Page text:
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Why Can't We Fix Our Lead Problem?

By Doug Parker, Executive Director

This is National Lead Poisoning Prevention Week. As we could have sadly predicted, all the attention and national outrage over the criminal disregard for the health of the people of Flint, Michigan has been forgotten as we have collectively had our head turned by Twitter and the NFL. This week is a good time to take a moment and think about what more we can do about an issue that’s hurting our most vulnerable neighbors.  

It barely registered with the public that lead is not just a Flint, Michigan problem. Last year a Reuters investigation reported that in some 3,000 U.S. communities, children have lead poisoning rates double those in Flint. Here in our backyard, in the Fruitvale District, home ofWorksafe’s Day Laborer collaboration with Street Level Health Project and Centro Legal De la Raza, children have a 7.6% rate of elevated lead levels in their blood. That’s the highest level for any community in California. The rate in Flint is 5%. 

We unfortunately don’t have comprehensive data on the day laborers we work with in Fruitvale (if any of our readers know of data or reports, please email me at But we know that a common source of lead exposure for children is lead introduced into the home from family members who are contaminated at work. If Fruitvale children have these levels of exposure, we can expect that the day laborers who are demolishing, sanding, and painting in that community are regularly exposed, not only to lead, but to asbestos and other dangerous materials.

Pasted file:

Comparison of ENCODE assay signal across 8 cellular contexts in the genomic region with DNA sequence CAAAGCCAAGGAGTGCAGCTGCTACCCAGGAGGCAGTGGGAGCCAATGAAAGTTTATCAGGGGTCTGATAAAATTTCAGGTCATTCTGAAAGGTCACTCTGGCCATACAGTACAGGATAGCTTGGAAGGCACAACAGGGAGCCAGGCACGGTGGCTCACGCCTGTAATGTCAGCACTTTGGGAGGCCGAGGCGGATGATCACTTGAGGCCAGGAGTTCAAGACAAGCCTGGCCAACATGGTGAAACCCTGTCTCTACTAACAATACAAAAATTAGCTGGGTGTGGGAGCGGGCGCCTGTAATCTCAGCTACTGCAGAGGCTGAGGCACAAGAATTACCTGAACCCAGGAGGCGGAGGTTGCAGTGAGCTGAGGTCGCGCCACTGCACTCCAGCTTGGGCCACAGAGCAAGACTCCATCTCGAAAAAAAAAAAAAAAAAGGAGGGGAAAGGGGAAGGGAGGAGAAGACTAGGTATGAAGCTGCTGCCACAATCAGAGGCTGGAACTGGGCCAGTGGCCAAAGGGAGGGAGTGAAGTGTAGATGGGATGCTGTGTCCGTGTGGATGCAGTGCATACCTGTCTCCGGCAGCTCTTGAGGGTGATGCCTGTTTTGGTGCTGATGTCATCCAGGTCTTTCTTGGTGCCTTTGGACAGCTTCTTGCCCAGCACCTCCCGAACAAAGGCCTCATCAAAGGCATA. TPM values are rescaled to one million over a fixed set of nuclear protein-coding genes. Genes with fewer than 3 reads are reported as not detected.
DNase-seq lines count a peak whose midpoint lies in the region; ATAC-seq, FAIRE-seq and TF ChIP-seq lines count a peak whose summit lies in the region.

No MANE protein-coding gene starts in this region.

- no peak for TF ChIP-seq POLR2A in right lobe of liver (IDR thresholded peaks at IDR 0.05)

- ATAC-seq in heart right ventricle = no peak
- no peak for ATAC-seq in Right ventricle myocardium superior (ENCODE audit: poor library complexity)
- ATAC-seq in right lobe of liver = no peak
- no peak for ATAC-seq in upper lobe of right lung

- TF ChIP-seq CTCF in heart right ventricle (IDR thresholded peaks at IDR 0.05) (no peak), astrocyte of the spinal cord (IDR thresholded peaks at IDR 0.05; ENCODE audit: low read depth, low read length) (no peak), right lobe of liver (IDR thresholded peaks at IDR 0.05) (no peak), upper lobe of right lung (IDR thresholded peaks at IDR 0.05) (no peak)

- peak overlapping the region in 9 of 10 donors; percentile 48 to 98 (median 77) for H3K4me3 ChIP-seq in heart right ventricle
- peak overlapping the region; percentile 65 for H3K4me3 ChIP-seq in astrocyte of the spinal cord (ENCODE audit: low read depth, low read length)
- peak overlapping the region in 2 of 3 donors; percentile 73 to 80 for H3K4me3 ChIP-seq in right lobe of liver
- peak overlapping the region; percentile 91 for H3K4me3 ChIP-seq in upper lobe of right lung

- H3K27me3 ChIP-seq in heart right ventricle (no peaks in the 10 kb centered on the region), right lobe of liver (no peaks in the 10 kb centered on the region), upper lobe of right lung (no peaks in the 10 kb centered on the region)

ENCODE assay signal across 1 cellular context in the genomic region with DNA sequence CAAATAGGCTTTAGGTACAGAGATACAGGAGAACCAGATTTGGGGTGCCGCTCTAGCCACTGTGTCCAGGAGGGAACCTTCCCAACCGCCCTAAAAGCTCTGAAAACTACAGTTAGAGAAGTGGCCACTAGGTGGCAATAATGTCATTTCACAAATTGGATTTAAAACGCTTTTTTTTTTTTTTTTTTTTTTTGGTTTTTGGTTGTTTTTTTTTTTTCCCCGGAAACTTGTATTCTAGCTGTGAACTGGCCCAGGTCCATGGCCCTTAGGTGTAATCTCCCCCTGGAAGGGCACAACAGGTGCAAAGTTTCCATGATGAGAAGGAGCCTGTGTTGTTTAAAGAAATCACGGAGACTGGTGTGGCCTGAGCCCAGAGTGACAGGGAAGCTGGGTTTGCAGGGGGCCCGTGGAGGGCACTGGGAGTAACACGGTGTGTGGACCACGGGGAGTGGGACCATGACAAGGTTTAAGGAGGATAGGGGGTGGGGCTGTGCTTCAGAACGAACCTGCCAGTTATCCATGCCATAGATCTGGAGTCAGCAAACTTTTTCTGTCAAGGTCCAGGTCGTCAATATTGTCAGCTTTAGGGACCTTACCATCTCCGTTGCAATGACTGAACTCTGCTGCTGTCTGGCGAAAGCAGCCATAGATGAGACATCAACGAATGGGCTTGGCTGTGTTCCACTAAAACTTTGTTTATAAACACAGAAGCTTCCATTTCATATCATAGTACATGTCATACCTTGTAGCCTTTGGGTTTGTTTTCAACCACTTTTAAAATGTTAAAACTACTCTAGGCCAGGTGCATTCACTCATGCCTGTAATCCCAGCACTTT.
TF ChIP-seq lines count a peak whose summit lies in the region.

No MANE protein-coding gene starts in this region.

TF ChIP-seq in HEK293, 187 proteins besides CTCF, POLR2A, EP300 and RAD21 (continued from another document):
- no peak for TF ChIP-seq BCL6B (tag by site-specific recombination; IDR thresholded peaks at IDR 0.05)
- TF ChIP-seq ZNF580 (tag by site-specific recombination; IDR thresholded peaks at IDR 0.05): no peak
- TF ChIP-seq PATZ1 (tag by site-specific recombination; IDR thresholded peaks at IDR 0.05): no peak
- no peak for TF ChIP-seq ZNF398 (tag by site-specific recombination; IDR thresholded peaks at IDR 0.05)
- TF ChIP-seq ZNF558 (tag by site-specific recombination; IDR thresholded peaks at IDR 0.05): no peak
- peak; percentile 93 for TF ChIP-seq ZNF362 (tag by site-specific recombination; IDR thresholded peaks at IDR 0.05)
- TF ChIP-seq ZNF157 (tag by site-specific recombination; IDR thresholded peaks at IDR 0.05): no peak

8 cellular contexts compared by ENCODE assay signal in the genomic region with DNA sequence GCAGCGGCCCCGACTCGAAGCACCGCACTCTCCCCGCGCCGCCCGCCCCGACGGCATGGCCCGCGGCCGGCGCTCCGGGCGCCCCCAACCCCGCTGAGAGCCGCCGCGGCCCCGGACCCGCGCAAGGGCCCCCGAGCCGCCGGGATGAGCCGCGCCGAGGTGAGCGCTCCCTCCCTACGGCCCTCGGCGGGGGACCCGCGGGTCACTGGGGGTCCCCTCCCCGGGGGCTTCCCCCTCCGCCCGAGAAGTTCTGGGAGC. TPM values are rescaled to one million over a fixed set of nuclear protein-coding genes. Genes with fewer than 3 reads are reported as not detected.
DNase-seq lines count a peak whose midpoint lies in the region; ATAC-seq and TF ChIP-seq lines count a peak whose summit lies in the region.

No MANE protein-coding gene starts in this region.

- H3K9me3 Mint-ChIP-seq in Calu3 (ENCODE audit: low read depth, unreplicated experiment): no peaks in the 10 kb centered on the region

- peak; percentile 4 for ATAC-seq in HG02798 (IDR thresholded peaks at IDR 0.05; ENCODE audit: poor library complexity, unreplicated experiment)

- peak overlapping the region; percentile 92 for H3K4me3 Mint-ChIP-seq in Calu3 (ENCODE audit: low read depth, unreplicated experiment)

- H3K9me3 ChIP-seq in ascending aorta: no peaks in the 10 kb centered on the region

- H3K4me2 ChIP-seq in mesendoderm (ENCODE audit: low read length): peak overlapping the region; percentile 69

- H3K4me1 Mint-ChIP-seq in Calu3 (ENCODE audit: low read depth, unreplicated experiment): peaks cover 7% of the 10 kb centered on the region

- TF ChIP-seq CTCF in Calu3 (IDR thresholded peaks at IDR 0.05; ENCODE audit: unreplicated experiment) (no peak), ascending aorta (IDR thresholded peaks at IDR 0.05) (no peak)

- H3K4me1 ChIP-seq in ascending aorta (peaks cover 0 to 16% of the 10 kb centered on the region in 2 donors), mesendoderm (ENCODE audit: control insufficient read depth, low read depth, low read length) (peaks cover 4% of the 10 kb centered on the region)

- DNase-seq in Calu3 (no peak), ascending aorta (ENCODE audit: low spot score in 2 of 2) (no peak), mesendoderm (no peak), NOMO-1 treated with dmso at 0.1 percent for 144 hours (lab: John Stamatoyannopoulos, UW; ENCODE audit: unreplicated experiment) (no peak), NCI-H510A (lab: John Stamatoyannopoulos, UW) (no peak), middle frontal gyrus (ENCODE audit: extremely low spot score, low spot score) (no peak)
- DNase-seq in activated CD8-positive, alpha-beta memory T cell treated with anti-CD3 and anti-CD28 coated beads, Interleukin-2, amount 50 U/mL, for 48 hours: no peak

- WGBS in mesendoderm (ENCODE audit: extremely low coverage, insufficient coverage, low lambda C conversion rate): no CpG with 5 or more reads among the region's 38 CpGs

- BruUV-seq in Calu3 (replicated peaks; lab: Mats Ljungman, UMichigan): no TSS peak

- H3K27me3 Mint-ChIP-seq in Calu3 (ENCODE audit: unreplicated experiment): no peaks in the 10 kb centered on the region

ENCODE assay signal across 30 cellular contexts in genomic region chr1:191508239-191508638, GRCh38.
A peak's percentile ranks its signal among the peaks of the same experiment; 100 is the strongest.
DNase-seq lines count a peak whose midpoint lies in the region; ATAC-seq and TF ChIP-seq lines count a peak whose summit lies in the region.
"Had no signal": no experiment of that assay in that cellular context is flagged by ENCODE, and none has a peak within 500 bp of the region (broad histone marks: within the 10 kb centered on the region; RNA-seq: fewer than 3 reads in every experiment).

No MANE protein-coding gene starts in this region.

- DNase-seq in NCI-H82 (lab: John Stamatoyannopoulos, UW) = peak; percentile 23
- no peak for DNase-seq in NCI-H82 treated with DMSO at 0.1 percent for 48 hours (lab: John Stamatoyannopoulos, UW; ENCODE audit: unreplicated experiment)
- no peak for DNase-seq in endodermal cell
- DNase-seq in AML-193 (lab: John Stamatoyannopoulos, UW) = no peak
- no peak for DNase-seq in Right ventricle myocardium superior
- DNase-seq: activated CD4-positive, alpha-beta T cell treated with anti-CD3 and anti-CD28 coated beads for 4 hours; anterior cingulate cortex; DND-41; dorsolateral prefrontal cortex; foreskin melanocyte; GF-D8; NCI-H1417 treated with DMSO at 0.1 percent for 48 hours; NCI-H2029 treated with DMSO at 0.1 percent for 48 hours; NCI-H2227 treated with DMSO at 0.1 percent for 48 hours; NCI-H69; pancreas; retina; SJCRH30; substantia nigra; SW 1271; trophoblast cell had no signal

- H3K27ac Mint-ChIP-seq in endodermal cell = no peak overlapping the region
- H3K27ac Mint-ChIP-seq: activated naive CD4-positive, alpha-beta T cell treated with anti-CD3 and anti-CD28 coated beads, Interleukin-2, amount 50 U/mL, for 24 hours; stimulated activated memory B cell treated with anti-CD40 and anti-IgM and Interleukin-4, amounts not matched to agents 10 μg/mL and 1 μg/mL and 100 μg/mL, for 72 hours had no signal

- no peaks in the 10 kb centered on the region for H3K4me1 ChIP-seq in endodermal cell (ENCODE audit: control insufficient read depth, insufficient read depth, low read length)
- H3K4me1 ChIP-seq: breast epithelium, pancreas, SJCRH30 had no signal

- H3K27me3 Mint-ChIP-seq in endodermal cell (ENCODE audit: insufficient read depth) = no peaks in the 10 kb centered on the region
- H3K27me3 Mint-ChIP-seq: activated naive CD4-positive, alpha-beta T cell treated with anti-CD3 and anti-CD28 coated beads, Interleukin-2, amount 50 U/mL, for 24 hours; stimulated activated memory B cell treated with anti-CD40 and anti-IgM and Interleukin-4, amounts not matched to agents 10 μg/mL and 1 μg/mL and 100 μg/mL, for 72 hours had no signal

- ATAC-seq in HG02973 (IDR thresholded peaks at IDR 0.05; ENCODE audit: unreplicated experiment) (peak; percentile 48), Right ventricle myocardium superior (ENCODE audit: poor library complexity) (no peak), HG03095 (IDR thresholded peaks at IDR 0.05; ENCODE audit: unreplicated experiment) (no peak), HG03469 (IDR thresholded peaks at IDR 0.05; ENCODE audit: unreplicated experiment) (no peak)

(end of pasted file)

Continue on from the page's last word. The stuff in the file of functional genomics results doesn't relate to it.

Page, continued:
Statewide, a recent Department of Public Health report showed that among 38,000 workers who were screened over a three year period, 16% tested positive for elevated lead levels. Among a subset of workers who were screened two or more times, 20% tested positive at least twice, indicating chronic exposure.

A strategy to reduce lead exposure for children must include reducing lead exposures in the workplace. Occupational health and the health of our communities are one and the same when it comes to toxins like lead. The disproportionate impact on poorer communities, which have systematically gotten a raw deal on health risks, elevates our moral obligation to act, and reducing workplace exposures will help lead to positive health outcomes for everyone. 

That’s why Cal/OSHA and the Standards Board need to continue to push through the bureaucratic process on the currently stalled update to California’s outdated and inadequate lead standard. Unfortunately, a bill to exempt health and safety standards from burdensome and pointless cost analyses, like the one holding up the new lead standard, was not passed this legislative session, and so workers and their families will continue to wait for their government to help them.